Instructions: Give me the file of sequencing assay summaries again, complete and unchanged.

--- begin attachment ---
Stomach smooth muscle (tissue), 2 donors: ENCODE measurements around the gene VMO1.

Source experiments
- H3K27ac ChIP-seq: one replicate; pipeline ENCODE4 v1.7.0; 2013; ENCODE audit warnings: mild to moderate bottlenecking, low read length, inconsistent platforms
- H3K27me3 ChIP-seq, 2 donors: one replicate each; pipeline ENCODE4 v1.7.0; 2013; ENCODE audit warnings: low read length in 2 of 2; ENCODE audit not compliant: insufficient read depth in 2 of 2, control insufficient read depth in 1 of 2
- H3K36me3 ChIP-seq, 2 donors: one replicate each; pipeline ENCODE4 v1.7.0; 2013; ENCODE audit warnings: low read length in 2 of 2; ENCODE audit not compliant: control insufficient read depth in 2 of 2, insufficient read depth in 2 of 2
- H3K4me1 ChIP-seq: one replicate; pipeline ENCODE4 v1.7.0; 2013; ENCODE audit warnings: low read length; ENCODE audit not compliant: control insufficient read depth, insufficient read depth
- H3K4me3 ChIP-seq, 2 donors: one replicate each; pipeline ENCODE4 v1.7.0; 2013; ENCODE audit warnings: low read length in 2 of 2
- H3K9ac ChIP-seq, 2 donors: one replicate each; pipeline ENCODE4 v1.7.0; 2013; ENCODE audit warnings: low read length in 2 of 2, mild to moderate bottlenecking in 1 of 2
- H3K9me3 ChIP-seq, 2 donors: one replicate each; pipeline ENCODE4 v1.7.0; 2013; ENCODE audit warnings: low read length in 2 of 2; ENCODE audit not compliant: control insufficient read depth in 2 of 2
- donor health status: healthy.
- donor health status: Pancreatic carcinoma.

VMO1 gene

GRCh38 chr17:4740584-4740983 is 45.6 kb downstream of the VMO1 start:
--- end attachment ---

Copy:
Stomach smooth muscle (tissue), 2 donors: ENCODE measurements around the gene VMO1.

Source experiments
- H3K27ac ChIP-seq: one replicate; pipeline ENCODE4 v1.7.0; 2013; ENCODE audit warnings: mild to moderate bottlenecking, low read length, inconsistent platforms
- H3K27me3 ChIP-seq, 2 donors: one replicate each; pipeline ENCODE4 v1.7.0; 2013; ENCODE audit warnings: low read length in 2 of 2; ENCODE audit not compliant: insufficient read depth in 2 of 2, control insufficient read depth in 1 of 2
- H3K36me3 ChIP-seq, 2 donors: one replicate each; pipeline ENCODE4 v1.7.0; 2013; ENCODE audit warnings: low read length in 2 of 2; ENCODE audit not compliant: control insufficient read depth in 2 of 2, insufficient read depth in 2 of 2
- H3K4me1 ChIP-seq: one replicate; pipeline ENCODE4 v1.7.0; 2013; ENCODE audit warnings: low read length; ENCODE audit not compliant: control insufficient read depth, insufficient read depth
- H3K4me3 ChIP-seq, 2 donors: one replicate each; pipeline ENCODE4 v1.7.0; 2013; ENCODE audit warnings: low read length in 2 of 2
- H3K9ac ChIP-seq, 2 donors: one replicate each; pipeline ENCODE4 v1.7.0; 2013; ENCODE audit warnings: low read length in 2 of 2, mild to moderate bottlenecking in 1 of 2
- H3K9me3 ChIP-seq, 2 donors: one replicate each; pipeline ENCODE4 v1.7.0; 2013; ENCODE audit warnings: low read length in 2 of 2; ENCODE audit not compliant: control insufficient read depth in 2 of 2
- donor health status: healthy.
- donor health status: Pancreatic carcinoma.

VMO1 gene

GRCh38 chr17:4740584-4740983 is 45.6 kb downstream of the VMO1 start: